No Place Like Home

Our last two blog posts — Lets Start Reacting and Unburying the Lede — were rather anticlimactic. In the first one, we updated our file processor to generate HTML pages from React components. In the second one, we set up a crawler to fetch metadata from our posts and populate it into a manifest.yml file.

But we haven’t actually done anything with those tools. That changes today!

Let’s build a homepage

By default, tries to serve the index.html file. Prior to this post, I had a manually-created file sitting there, just pointing to the most recent blog post. But now we can automatically build it as a React component:

import React from 'react'; function Homepage() { return ( <html lang='en'> <head> <meta charset='utf-8' /> <meta name='viewport' content='width=device-width, initial-scale=1' /> <title></title> </head> <body> <div style={{ maxWidth: '960px', margin: '0 auto' }}> <h1>Welcome to</h1> <p>Under construction - please come back soon!</p> </div> </body> </html> ); } export default Homepage;

There’s a lovely little static page. Though we don’t have to keep everything in a single file like this. The only constraint for our renderer is that whatever we export default down at the bottom, needs to be a renderable React component. Content like the <html lang='en'> is stuff I think we’re going to find ourselves reusing on most pages. So I’m going to go ahead and extract that to a new file, PageWrapper.js:

import React from 'react'; function PageWrapper({ children, title }) { return ( <html lang='en'> <head> <meta charset='utf-8' /> <meta name='viewport' content='width=device-width, initial-scale=1' /> <title>{ title }</title> </head> <body>{ children }</body> </html> ); } export default PageWrapper;

Here, we’re creating another component that expects children and a title field, which it conveniently inserts for us. Now we can go back to our Homepage component and shrink it down a little bit!

import React from 'react'; import PageWrapper from './PageWrapper'; function Homepage() { return ( <PageWrapper title=""> <div style={{ maxWidth: '960px', margin: '0 auto' }}> <h1>Welcome to</h1> <p>Under construction - please come back soon!</p> </div> </PageWrapper> ); } export default Homepage;

Much nicer - and now we can reuse the PageWrapper component for other pages. We can just change the contents of that tag, and pass it a different title. <PageWrapper title="About"> for an about page would work nicely!

Note that we use import PageWrapper from './PageWrapper'; to pull in the wrapper component. Let’s use the same technique to pull in our article metadata we gathered in the last post.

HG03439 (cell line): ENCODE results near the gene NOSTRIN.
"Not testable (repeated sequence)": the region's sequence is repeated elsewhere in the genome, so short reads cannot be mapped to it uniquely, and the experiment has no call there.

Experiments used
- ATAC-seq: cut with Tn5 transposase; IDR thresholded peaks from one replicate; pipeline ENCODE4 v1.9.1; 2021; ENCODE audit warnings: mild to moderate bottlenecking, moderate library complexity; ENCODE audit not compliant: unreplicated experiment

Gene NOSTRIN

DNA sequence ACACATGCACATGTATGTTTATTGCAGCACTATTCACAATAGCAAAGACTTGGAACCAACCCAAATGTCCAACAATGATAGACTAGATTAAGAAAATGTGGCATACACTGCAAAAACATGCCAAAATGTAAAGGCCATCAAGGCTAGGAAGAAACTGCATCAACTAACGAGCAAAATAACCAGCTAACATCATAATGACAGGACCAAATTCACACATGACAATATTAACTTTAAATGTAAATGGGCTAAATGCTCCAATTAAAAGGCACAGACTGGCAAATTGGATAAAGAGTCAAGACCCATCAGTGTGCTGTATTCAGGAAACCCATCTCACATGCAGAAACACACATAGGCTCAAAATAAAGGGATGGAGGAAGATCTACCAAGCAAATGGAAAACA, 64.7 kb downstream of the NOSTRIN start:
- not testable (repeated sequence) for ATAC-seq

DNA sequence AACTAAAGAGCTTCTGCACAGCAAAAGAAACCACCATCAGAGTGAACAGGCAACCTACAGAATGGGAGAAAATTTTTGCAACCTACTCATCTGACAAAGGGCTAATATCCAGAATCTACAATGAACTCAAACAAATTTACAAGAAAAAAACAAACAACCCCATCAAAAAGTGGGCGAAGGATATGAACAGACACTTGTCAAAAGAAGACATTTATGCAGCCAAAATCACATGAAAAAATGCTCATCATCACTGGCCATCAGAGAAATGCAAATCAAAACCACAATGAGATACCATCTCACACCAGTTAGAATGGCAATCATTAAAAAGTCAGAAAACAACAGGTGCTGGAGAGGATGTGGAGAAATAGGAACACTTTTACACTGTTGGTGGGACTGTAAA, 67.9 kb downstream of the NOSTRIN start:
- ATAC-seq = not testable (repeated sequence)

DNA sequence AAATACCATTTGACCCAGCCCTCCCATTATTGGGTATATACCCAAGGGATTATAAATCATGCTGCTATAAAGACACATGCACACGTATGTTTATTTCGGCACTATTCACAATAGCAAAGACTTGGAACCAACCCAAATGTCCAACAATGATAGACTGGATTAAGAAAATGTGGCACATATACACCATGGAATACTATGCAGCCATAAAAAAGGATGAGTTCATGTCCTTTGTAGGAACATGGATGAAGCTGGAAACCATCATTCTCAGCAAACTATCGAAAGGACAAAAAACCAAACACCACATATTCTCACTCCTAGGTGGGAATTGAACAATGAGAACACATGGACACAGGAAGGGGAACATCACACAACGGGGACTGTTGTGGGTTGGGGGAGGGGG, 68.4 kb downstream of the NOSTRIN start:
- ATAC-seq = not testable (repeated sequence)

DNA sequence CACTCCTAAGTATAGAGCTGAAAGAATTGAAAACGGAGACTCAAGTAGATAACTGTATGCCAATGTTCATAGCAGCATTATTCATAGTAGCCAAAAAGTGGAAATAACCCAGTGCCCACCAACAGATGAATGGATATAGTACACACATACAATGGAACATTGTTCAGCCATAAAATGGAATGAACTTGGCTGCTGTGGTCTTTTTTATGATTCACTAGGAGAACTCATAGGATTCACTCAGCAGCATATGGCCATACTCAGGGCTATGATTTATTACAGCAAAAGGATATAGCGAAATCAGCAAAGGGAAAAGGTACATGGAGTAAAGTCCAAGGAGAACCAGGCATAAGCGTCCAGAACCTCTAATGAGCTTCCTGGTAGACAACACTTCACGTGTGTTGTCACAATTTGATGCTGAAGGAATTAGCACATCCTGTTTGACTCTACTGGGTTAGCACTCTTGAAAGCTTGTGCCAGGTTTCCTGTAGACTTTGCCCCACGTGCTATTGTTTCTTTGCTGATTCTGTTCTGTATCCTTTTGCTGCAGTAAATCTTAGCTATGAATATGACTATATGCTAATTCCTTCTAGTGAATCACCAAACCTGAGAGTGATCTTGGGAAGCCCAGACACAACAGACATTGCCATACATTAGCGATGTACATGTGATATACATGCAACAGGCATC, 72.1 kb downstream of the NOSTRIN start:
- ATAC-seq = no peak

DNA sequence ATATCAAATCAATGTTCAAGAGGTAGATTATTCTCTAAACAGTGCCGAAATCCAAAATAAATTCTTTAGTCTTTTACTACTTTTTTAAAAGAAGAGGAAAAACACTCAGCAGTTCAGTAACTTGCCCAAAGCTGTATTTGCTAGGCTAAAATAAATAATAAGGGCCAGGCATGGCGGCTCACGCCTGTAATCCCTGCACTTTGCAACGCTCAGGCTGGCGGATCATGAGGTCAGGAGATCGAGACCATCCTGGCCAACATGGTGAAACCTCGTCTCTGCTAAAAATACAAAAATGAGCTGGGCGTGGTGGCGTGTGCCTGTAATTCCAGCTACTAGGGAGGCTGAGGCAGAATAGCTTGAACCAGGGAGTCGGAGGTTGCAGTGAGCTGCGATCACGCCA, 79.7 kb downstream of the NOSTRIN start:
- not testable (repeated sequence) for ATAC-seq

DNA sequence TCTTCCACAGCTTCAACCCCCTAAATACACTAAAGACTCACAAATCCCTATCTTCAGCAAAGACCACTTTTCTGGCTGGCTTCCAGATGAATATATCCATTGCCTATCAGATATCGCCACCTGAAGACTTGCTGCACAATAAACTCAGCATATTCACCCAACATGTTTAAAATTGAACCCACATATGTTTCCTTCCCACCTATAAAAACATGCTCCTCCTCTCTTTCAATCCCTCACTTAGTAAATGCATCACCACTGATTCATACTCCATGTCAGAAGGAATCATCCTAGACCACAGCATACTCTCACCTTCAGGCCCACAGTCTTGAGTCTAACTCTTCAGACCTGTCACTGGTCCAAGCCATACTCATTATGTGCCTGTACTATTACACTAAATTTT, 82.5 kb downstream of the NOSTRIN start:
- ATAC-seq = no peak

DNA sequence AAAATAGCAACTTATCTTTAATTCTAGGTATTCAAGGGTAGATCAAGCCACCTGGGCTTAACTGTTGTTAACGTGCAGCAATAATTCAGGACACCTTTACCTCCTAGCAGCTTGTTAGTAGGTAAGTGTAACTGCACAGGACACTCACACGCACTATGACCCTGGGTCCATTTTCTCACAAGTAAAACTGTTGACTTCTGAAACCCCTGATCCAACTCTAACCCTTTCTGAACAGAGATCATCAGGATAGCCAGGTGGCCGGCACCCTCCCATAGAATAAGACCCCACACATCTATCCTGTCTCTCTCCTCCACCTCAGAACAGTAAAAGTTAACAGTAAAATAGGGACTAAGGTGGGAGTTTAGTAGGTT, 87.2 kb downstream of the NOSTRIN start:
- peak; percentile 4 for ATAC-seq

Snagging the metadata

Our article metadata lives in a file called manifest.yml, but if we try to import that outright, we’re going to run into a small issue: we can’t really just require a yml file as though it were JavaScript. Remember that the file itself looks like this:

- image: color: rgb(65,64,65) url: title: Unburying the Lede # ...etc

That’s…not JavaScript. Instead, we need to grab a library to convert YAML into a nice JavaScript object. A quick Google search finds js-yaml, so let’s install that!

yarn add --dev js-yaml

This library will convert YAML markup into a JS object, but importantly, we still need to read the YAML from the file ourselves. Thankfully, Node comes with the fs filesystem library which can do that for us. Let’s update our Homepage component to pull in this information:

import React from 'react'; import yaml from 'js-yaml'; import fs from 'fs'; import PageWrapper from './PageWrapper'; const MANIFEST = yaml.safeLoad(fs.readFileSync('./manifest.yml')); function Homepage() { return ( <PageWrapper title=""> <div style={{ maxWidth: '960px', margin: '0 auto' }}> <h1>Welcome to</h1> { => ( <div key={post.url}> <h2> <a href={post.url}> { post.title } </a> </h2> <p>{ post.lede }</p> </div> )) } </div> </PageWrapper> ); } export default Homepage;

We grab the manifest.yml file with fs.readFileSync, then pass that to yaml.safeLoad. That gives us the post information as a JavaScript array. That means that once inside our render method, we can use map to transform each record into some HTML of its own. Here’s the result:


Not bad for a small amount of work! Of course, the manifest also has stuff like lead image and color scheme information, post dates, and more. So we can definitely expand on this (not to mention, style it up a fair bit). But now that we have our manifest.yml set up, and the ability to create static HTML from React components, we’re all set to move forward with our great and awesome homepage!

That is, of course, outside of the scope of this article, so you’ll just have to come back later to see the fancy styled page in a week or two!

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